CPO counted 326 responsive comments on the regulations.gov website (not 321 as stated). Of this number, 308 either opposed renewal of the Italian MOU and/or restrictions on coins. The vast majority of these comments again come from coin collectors. Of the rest, 3 comments from museums and/or the AAMD supported the MOU with reservations. Another 15 from academics (most of whom likely depend on the Italian cultural bureaucracy to issue them excavation permits), bloggers associated with the archaeological lobby and an archaeological advocacy group (Lawyers Committee for Cultural Heritage Preservation) supported the MOU unequivocally.
By CPO's count that means approximately 94% of the public comments posted on the regulations.gov website either opposed the renewal of the MOU and/or restrictions on coins. While it's possible CPAC also received other comments by mail (one anti-collector academic has apparently used this method to avoid public scrutiny in the past), it's unlikely that there was a large number of such "off the record" comments.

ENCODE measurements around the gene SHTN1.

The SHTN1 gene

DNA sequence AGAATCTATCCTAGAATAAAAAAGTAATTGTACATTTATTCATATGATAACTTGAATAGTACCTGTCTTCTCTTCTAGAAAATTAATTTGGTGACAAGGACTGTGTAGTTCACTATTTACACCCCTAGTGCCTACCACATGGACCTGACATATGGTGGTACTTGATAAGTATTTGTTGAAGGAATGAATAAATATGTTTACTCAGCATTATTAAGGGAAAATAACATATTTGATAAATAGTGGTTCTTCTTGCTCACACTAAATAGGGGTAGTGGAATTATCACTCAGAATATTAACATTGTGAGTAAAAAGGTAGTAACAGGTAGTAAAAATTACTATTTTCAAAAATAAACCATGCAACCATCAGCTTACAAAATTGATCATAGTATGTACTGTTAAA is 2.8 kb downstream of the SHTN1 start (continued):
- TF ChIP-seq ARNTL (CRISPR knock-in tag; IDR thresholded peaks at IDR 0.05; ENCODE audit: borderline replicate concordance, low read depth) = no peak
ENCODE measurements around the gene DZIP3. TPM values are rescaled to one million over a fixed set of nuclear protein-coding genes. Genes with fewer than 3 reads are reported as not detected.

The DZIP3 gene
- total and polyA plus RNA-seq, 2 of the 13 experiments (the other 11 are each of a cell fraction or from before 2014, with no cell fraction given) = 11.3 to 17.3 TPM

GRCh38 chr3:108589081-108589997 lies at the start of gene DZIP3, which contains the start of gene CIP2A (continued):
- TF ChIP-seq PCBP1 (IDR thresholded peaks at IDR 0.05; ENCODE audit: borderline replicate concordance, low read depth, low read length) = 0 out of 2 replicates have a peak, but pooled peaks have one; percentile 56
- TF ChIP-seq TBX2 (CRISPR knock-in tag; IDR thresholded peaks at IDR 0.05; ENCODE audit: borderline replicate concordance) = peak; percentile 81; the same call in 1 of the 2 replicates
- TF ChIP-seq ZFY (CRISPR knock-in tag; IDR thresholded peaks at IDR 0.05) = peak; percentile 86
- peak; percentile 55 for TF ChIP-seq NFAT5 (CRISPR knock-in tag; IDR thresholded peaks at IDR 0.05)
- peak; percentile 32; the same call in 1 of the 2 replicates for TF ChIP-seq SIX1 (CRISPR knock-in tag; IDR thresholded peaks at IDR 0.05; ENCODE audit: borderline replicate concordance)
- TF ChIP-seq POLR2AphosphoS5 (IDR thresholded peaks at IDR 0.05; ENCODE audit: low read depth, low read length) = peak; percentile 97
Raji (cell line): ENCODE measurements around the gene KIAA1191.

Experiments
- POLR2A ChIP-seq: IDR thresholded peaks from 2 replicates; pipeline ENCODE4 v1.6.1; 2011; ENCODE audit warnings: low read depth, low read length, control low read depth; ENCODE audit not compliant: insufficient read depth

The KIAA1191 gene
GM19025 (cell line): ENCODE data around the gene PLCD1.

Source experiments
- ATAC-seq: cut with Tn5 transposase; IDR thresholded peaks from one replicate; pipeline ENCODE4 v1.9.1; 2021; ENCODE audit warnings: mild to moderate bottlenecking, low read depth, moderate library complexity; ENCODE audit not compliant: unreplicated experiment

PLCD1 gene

The large percentages of the public comments opposed to MOUs that negatively impact coin collecting has been consistent over the past several years though the absolute numbers of those commenting has declined markedly over time given the equally widely held public perception that the State Department could not care less what collectors think. CPO nonetheless continues to believe silence will be taken as acquiescence so public comment remains important.
In any event, the low numbers of public comments supportive of MOUs and the fact that most comments come from academics with a vested interest in keeping the foreign cultural bureaucracies that issue excavation permits happy should raise another important question: Are MOUs merely a special interest program for a small group of politically connected academics and the foreign cultural bureaucracies they do business with?